All the switches are either Micro Engineering (and Dcc ready) or Shinohara altered to be DCC friendly. Also wires soldered to frogs and fished down through holes to connect to tortoise contacts below the layout
Back after a summer of visiting various railroad venues, and getting down to finishing trackwork. I am modifying Shinohara code 70 # 8 switches, to work on DCC.
I am using Micro engineering Code 70 flextrack and # 6 switches, but need some # 8s and also some # 4s on the logging branch, which ME does not offer. On the Shinoharas, I am changing to gapped PC board throw rods and connecting the running rails and closure rails with wire jumpers soldered to the bottom of the rails.
Modified Shinohara #8 code 70 switch
Also cutting gaps in the rail on either side of the frog, filling the gaps with CA glued plastic, formed to fit, and soldering a wire to the frog rails underneath to connect to a Tortoise switch machine contacts as the switch is thrown to guard against shorting.
Visiting friends in Colorado, I was able to further my ongoing summer visits to full scale and model railroad sites. First was the Colorado Model Railroad Museum in Greeley CO, and then the Buenavista model railroad society in Buena Vista CO, both of which I will put up further posts in the near future, but the real unexpected treat was a tour of the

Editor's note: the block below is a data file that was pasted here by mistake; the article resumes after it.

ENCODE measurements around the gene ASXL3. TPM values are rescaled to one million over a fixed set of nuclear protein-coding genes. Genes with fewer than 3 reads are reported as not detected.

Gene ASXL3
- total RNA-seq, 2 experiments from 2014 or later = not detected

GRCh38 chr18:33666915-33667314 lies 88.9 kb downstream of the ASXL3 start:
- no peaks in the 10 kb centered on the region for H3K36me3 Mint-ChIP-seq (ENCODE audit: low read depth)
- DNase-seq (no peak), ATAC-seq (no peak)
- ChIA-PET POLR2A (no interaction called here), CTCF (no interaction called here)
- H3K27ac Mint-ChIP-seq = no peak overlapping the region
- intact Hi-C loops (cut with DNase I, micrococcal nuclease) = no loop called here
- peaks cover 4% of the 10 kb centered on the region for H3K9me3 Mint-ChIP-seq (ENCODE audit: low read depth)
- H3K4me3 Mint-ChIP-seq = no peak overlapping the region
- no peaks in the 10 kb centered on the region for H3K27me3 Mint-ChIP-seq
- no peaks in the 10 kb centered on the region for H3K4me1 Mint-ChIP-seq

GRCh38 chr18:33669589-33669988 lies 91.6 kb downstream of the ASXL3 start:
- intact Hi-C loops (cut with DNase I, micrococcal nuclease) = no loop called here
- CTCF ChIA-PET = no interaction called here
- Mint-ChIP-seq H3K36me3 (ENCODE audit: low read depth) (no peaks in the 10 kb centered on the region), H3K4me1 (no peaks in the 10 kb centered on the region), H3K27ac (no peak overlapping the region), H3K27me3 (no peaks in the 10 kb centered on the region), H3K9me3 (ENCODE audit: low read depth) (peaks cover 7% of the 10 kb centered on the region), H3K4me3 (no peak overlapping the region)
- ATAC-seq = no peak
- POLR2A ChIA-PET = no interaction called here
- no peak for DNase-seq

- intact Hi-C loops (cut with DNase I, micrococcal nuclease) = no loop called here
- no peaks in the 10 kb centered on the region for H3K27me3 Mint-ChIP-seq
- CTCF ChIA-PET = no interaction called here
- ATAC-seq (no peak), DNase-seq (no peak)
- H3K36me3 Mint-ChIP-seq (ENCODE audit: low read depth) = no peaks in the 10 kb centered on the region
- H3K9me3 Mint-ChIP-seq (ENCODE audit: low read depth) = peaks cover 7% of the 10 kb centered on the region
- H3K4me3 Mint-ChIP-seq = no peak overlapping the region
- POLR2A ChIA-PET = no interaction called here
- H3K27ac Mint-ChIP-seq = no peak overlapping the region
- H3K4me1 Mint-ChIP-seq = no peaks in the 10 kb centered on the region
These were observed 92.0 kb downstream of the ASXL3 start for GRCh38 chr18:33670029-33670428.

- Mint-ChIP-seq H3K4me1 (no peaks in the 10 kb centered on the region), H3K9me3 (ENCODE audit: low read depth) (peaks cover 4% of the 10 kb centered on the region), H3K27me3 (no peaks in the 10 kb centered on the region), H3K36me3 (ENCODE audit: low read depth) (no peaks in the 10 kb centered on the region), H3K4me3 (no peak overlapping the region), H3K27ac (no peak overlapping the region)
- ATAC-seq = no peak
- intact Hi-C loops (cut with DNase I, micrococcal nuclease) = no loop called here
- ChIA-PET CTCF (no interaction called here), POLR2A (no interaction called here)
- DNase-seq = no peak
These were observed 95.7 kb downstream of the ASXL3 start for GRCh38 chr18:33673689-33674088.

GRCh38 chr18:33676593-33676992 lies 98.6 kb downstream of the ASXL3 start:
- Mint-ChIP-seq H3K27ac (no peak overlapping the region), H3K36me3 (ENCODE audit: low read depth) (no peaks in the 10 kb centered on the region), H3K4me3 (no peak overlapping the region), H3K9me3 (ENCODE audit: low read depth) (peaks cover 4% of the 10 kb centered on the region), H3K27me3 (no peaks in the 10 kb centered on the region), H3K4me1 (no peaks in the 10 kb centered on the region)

Intermountain Railway Co. the model railroad manufacturer in Longmont CO. Kirk was very gracious in showing the whole operation, from their milling the molds for injection molded parts on their CNC milling machines
CNC milling machine
Small detail parts half mold
Just a few of the many machined molds for various products
To explaining their process and inventory.
Small part of inventory
To talking about their quality control, including a final visual inspection of each and every HO engine and actually running each engine through various track situations. A very impressive commitment to quality, and not releasing anything that is not absolutely right.
Engines ready for inspection
engines in the inspection area
All in all an enjoyable morning and an appreciation of a quality company
The Museum of Science and Industry has a model train display that is really much more than just a train layout. It is about transportation, and how the railroads move goods from place to place.
The fact that it is beautifully crafted, with scale large sections of Chicago and Seattle and the industries , plains, mountains etc in between, makes it a modelers must see if you are in Chicago.
The buildings in Chicago are true to the sections of the city that is being modeled. Two times an hour there is a short night segment to show the display in that setting.
Of course along the way showing double stack containers, mountain bridges and peaks, not to mention some human interest in a stream
UP in the mountains
Finally ending up in downtown Seattle including the docks.